Britain Afraid: Imperial Insecurities and National Fears, 1798-1945
Liverpool John Moores University
11-12 June 2020
Keynote Speaker: Professor Kim Wagner (Queen Mary, UCL)
LJMU History, in partnership with the Invasion Network, invites papers discussing the interplay between cultures of anxiety and fears in British national and imperial life, for presentation and discussion at a two-day conference at Liverpool John Moores University, 11-12 June 2020.
The study of imperial anxieties, fears of radicalism and invasion scares in Britain has long fascinated scholars, producing a rich corpus of material on late Victorian and pre-1914 panics, in particular those connected to espionage, terrorist attacks and the rise of rival powers. This conference seeks to expand the discourse on British anxieties outwards chronologically. In doing so, we aim to identify continuities and fractures in beliefs and fears from the period of the empire-shaking Irish Rebellion of 1798 through to the end of the Second World War. Continue reading
3-4 June, 2019. St Hilda’s College, Oxford.
Convenors: Sasha Rasmussen (St Hilda’s), Rhiannon Easterbrook (Women in the Humanities Post-doctoral Writing Fellow) and Mara Gold (St Hilda’s).
Even as women asserted their presence in universities and the new department stores that proliferated to cater to their desires, at the turn of the century many still imagined feminine space in traditional archetypes: the tranquillity of the home, or the exoticism of the harem. To speak of women’s spaces during the Belle Epoque, then, calls forth a host of simultaneous possibilities, ranging from the archaic to the shockingly modern, from the sensual to the cerebral. In public or in private, this conference seeks to examine the relationships between women, space, pleasure, and desire. We invite submissions that explore how different forms of women’s space competed and co-existed around the world at the end of the nineteenth and beginning of the twentieth centuries, and how these represented, structured or suppressed women’s experiences of desire and pleasure.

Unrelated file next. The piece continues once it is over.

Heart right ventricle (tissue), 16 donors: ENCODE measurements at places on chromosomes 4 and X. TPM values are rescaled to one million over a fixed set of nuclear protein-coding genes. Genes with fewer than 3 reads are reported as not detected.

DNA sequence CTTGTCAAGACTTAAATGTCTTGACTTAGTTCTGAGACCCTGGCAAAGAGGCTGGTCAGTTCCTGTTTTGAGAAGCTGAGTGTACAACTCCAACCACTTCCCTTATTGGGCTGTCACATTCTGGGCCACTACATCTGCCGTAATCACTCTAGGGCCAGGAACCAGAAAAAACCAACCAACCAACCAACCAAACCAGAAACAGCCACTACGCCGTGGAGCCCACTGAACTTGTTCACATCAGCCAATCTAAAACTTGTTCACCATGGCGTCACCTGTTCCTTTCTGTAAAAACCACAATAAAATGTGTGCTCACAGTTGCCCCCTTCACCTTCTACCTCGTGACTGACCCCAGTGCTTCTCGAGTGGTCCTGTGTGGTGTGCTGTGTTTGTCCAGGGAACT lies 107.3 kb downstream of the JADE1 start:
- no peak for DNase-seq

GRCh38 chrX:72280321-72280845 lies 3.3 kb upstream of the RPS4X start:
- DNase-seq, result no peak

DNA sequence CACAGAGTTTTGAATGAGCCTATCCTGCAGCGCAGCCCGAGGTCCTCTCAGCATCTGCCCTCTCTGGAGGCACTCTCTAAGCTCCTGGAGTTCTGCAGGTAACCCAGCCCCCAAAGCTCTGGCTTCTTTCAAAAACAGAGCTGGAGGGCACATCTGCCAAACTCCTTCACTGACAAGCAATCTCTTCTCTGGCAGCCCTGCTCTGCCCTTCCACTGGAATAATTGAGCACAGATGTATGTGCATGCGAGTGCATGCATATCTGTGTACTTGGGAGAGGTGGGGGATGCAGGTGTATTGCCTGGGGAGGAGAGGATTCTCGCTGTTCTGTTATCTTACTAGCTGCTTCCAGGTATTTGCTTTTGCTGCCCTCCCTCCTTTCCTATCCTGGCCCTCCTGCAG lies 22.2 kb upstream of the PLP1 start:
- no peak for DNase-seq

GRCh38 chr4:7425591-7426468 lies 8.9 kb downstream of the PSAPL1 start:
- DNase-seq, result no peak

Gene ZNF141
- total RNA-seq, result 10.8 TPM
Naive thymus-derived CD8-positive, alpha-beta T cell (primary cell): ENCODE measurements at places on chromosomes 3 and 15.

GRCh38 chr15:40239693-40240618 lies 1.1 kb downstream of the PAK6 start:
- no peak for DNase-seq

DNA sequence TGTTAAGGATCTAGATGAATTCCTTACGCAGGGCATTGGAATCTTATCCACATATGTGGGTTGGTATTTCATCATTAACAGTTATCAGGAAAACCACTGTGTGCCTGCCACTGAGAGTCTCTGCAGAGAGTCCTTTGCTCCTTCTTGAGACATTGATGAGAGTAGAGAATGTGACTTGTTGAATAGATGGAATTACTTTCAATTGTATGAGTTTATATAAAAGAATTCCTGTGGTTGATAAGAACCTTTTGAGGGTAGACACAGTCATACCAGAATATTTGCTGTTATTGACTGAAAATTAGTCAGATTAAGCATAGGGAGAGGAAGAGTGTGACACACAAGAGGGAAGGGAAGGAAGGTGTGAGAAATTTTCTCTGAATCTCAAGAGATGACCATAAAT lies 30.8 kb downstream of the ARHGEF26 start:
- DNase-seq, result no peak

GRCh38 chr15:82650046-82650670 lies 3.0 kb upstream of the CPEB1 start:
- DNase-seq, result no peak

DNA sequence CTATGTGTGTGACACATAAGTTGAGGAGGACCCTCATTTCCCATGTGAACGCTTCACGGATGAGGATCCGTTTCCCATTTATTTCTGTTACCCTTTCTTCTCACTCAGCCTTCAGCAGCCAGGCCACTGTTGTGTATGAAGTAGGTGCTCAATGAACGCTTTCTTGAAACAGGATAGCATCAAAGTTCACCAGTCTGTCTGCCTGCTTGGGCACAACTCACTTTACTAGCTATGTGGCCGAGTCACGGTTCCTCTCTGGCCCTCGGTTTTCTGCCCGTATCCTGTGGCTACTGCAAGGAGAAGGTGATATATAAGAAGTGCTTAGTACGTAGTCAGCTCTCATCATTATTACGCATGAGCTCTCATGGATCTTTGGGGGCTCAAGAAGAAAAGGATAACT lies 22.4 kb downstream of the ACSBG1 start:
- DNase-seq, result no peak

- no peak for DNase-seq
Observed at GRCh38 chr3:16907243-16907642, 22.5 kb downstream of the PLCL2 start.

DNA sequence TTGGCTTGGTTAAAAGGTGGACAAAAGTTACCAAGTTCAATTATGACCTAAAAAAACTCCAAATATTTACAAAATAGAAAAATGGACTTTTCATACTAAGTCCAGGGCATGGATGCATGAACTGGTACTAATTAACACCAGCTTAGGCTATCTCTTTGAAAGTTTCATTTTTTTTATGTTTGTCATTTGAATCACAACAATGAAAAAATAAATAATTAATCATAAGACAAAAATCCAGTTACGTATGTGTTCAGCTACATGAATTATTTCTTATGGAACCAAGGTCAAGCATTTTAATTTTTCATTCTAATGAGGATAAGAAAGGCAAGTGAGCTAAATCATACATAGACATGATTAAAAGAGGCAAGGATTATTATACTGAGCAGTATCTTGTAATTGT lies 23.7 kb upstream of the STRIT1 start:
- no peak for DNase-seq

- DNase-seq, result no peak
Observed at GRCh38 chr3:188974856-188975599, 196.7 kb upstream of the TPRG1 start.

Topics could include, but are naturally not limited to:
CALL FOR CHAPTERS FOR EDITED VOLUME
Marginalised Edwardians and the Struggle for Symbolic Power
Edited by Lauren O’ Hagan, Cardiff University
This volume will explore ‘ordinary writing’ – that is, ‘writing that is typically unseen or ignored and is primarily defined by its status as discardable’ – as an important new way in which to approach the power and identity of marginalised groups in Edwardian Britain (1901-1914). The Edwardian era is often described as a period of intense social conflict and upheaval marked by a heightened awareness of class consciousness, inequality and poverty. Vast social, political and economic changes led to an increasing mobilisation of the lower classes and women, while also bringing about a rise in the number of anarchists and revolutionaries. Many of these changes, in turn, created an increasing distrust of and hostility towards the ‘other’: foreigners, Catholics, Jews, gypsies, homosexuals and the poor were all the target of widespread discrimination. Despite their internal differences, all of these groups had one thing in common: they used writing in a bid to voice resistance and obtain symbolic forms of power.
The editor invites chapter proposals involving high quality research drawing on diverse methodologies that advance the study of ordinary writing as a rebellious act of power in Edwardian Britain. In particular, research related to any of the following groups or inscriptive acts are welcomed:
- The working classes; Irish nationalists; suffragettes; children; prisoners; socialists/communists; workhouse poor; Catholics; Jews; foreigners, particularly Germans and Eastern Europeans; gypsies; homosexuals; black people
- Postcards; coins; schoolbooks; graffiti; marching banners; political posters; diaries; autograph books; calling cards; visitors’ books; scrapbooks; embroidery